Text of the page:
NFL: DEC 15 Dolphins at Giants Photo by Rich Graessle/Icon Sportswire via Getty Images

In terms of depth within this sub-division of the defensive line, which we will cover another day, these interior defenders are key to making the jobs easier of the pass-rushers and linebackers plugging the holes as well as bursting through those spaces to make plays.

Another young gem found by Miami in the league scrap-heap was Zach Sieler. The former Raven was scooped up by Miami late in 2019 and he made an impact in his only home game against Cincinnati this year, with seven tackles including a sack and a pair of batted down passes.

The interior defenders on this line may not be a top group in the NFL, but they certainly can build off of a successful overall 2019 season, and at the very least, they proved that a young rookie should not be challenging them for a starting role in 2020.

Drafting a nose tackle or a lineman that is cut in the Wilkins mold early in the Las Vegas Draft process is not a direction the Dolphins need to go. There are too many other areas of need on defense alone that they must focus on. Namely, the defensive edge, since a pass-rush was virtually non-existent last season for Miami.

Taco Charlton led the team in sacks for Miami in 2019 with five. Believe this or not, but Charlton was the only defensive end to record a full sack for the Dolphins last season.

You read that correctly. Charles Harris and undrafted rookie, Jonathan Ledbetter each recorded a half of a sack, but no other Miami Dolphin defensive end got to a quarterback last season.

Yea, they need a pass rusher.

So while the interior is looking OK, the exterior is looking like an Amityville Horror house upon the drive-up. Major renovation is needed and it’s scary to view it at the moment. Again, this is a conversation for another day, and one that could be amended once the NFL free agency period kicks off.

Again, unlike other off-season’s, this is a very “Yannick” situation.

Cincinnati Bengals v Jacksonville Jaguars Photo by Logan Bowles/Getty Images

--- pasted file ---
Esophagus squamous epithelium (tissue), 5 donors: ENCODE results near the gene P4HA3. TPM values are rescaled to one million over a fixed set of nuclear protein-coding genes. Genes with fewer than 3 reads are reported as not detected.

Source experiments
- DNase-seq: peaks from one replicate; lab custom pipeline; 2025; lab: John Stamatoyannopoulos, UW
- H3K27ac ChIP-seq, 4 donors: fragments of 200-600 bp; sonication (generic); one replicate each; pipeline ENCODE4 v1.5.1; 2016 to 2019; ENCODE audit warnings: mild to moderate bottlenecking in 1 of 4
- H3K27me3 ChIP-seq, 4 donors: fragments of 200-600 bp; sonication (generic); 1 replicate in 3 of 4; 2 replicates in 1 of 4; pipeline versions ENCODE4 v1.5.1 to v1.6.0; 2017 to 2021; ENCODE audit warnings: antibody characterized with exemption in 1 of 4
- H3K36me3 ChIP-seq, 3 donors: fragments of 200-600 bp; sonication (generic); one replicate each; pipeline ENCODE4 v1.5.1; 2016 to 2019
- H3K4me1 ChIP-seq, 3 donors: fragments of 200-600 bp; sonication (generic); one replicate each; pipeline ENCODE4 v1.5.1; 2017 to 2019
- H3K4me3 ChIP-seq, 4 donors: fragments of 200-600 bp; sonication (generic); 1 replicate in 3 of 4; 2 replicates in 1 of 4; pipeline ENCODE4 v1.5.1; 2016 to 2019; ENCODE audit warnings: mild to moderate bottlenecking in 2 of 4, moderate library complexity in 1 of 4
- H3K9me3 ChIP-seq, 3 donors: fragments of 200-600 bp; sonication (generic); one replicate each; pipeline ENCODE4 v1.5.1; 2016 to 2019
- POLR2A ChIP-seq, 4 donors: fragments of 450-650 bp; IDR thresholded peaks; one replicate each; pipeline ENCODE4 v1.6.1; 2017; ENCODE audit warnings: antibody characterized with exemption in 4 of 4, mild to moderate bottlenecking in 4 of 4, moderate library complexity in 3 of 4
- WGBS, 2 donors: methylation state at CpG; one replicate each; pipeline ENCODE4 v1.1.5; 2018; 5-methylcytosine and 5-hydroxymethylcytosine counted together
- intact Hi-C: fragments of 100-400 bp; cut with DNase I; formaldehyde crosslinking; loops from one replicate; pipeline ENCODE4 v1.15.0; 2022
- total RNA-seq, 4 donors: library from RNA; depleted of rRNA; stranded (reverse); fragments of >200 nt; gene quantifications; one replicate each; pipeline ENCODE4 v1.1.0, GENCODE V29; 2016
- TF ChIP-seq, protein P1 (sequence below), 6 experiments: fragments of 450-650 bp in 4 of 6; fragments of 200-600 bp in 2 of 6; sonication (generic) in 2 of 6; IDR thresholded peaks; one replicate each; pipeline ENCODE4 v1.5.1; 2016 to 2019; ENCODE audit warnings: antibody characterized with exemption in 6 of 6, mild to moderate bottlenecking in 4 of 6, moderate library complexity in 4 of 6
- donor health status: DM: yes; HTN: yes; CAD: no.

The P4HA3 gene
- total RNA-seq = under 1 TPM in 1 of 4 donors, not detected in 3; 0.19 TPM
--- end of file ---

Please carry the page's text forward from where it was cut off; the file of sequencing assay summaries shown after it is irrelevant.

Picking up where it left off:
I digress.

Regardless of Miami’s acquisitions in free agency, they happen to be a situation where the standard interior lineman is not very deep in this year’s class. There are some excellent prospects up top, who will anchor a NFL teams defensive line well such as Auburn’s Derrick Brown and South Carolina freak Javon Kinlaw. Kinlaw, in fairness, can potentially move around the line, but at 6’6’’, 310 lbs, he can surely be the nose of a 3-4 base defense.

Should the Dolphins want to use one of their multiple-year’s worth of picks on defensive interior line depth, the 5th round and on is a nice target area for this position.

So we checked off the receivers, the linebackers and a sub-group of the defensive line, but we will cover the ends later.

Next up, things get a bit tougher in this series, as no matter what you want to say about certain optimistic aspects of this roster, they still have 53 spots to fill. Currently, many can argue that half of that number can be labeled as viable NFL talent.

There is still plenty of work to be done overall, but in terms of the middle of the defensive line, the Dolphins have a solid foundation to build around, and a pair of edge rusher’s, one in Free Agency and one in the draft, could make this a very formidable defensive front.